To build up the cooking layers, start with a base of sauerkraut.  It doesn’t need to be a thick layer, but cover the entire bottom of the pot.  The kraut doesn’t need to be dried completely, but try to keep most of the brine out to balance the acidity and the salt content.  On top of those comes a layer of the cabbage rolls, topped with some meat; preferably something smoked.  You can use half ham hocks or smoked turkey legs and half ribs (pork or beef; bone-in); I used the last leftovers of my Christmas ham – the parts closest to the bone and furthest from the glaze -, along with a ham hock for some smoky flavor.  More kraut, then rolls and meat – rinse and repeat until out of rolls.  Cover the whole thing with a last layer of kraut, then add enough water or stock to reach the top layer of the cabbage stuffers.


Building it up

Put on the lid, and turn the heat on high until the pressure is reached and the pot seals itself up, then drop the temperature to medium or medium-low; just enough to sustain the temperature and pressure.  You know you’re at the sweet spot if the release valve on the lid is bobbing around, and occasionally some steam comes out, but it’s not a continuous flow.  From the point you reach “operating pressure”, it takes about an hour, up to an hour and a half for the rolls to cook through.

Traditionally, the sauce now needs to be thickened up.  I don’t always do this step, but the thickened sauce definitely gives the dish an extra depth.  First, remove the meat and the cabbage rolls from the dish, but leave the kraut with the juices.  To prepare the thickener, melt a good 3-4 tablespoons of butter (or, to stick with the original recipe, lard), and saute half an onion, chopped very finely, and 3-4 cloves of minced or crushed garlic on it.  As the garlic starts to brown and the onion is transparent, add about 1/4 to 1/3 cup of flour to it, just enough to form a pulp; and brown the flour slightly, to about a bread crust color.  Add some ground paprika to the mixture, then pour it up with about a cup of cold water.  Once it’s no longer lumpy, add this to the kraut-y cooking juices, blending well, then bring the whole thing back to a boil again.  Now you can add the cabbage rolls to the sauce again to serve in a large bowl (or, for parties, in a crock-pot set to keep warm); or put the rolls in a serving tray and pour some of the sauce over them.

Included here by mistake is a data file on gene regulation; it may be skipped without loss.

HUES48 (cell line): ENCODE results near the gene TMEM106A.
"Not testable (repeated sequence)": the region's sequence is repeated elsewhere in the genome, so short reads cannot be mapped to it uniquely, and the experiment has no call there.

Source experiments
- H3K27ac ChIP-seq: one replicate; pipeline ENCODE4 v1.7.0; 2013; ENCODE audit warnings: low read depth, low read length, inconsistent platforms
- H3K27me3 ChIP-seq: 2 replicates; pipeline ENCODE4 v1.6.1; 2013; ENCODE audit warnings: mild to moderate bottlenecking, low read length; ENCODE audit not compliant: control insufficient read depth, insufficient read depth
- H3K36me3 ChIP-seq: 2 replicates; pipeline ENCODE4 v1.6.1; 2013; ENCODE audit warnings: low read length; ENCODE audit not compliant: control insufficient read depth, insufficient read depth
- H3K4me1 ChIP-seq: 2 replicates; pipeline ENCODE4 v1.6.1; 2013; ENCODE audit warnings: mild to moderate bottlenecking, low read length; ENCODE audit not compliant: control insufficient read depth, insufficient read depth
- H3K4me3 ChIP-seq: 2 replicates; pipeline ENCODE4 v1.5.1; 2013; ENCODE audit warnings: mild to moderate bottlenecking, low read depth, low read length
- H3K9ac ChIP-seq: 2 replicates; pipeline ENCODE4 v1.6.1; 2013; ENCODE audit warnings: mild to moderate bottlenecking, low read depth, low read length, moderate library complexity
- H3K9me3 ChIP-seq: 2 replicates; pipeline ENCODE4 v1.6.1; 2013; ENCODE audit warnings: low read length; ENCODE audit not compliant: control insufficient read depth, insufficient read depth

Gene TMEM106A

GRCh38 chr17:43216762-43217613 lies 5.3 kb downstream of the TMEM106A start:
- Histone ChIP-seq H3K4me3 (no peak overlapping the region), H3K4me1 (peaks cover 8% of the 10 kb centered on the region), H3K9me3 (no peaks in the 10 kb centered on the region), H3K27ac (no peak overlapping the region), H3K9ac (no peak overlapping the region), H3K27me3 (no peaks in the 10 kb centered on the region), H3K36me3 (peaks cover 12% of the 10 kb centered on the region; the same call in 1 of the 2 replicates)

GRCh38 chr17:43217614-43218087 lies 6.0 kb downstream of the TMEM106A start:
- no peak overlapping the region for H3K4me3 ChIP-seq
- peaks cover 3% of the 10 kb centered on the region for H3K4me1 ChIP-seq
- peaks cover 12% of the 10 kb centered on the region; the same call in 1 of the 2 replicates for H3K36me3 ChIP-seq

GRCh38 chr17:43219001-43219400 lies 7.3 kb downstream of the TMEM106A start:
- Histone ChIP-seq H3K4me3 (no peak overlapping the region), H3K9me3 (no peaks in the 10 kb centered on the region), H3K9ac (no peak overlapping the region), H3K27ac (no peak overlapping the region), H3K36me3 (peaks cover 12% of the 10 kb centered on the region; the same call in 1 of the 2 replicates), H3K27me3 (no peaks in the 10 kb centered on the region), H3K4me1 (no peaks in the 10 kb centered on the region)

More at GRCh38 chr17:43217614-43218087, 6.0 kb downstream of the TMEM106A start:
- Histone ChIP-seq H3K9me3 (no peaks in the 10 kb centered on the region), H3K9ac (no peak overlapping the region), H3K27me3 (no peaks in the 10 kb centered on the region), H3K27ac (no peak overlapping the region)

Don’t forget to top the cabbage rollers with some sour cream, or to offer some on the side – it really completes the dish as well as the Hungarian experience.

Stuffed Cabbage

Stuffed Cabbage (without sauce this time)


Enjoy your meal!

4 Comments leave one →
  1. January 4, 2012 14:30

    I am not a huge fan of cabbage but this actually looks awesome! Perhaps I can try it sometime soon. Thanks for the recipe!

  2. January 4, 2012 12:28

    I cannot believe you posted this recipe, but I’m so glad you did!
    My Czech grandmother used to make these. She served them with a tomato-based sauce I think. Have you ever heard of such a sauce? It may have had something to do my grandfather’s Italian influence 🙂

    • January 4, 2012 16:32

      Aimee, in Eastern Hungary it’s often made with a tomato-y sauce: just add some tomato puree to the fill-up liquid, and of course some sugar to counter out the “can flavor”. 🙂 If that’s not enough tomatoes for your memories, you may want to add a little tomato juice, too; or an extra spoonful of the puree that you gently roast in the thickener.